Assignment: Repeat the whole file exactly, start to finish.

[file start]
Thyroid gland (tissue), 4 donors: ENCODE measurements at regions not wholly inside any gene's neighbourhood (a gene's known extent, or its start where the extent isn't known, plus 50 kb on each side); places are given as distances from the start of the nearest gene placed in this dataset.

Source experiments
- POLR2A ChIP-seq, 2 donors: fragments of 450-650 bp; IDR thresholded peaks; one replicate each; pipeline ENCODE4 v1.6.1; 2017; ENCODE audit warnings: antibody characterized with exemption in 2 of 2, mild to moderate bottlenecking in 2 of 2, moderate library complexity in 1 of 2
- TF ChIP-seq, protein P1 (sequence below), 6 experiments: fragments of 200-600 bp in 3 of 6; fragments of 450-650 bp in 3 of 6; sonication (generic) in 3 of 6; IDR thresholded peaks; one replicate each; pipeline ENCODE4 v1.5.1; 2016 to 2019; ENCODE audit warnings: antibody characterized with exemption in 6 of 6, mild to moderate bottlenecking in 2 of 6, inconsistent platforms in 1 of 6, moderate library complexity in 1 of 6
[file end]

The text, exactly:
Thyroid gland (tissue), 4 donors: ENCODE measurements at regions not wholly inside any gene's neighbourhood (a gene's known extent, or its start where the extent isn't known, plus 50 kb on each side); places are given as distances from the start of the nearest gene placed in this dataset.

Source experiments
- POLR2A ChIP-seq, 2 donors: fragments of 450-650 bp; IDR thresholded peaks; one replicate each; pipeline ENCODE4 v1.6.1; 2017; ENCODE audit warnings: antibody characterized with exemption in 2 of 2, mild to moderate bottlenecking in 2 of 2, moderate library complexity in 1 of 2
- TF ChIP-seq, protein P1 (sequence below), 6 experiments: fragments of 200-600 bp in 3 of 6; fragments of 450-650 bp in 3 of 6; sonication (generic) in 3 of 6; IDR thresholded peaks; one replicate each; pipeline ENCODE4 v1.5.1; 2016 to 2019; ENCODE audit warnings: antibody characterized with exemption in 6 of 6, mild to moderate bottlenecking in 2 of 6, inconsistent platforms in 1 of 6, moderate library complexity in 1 of 6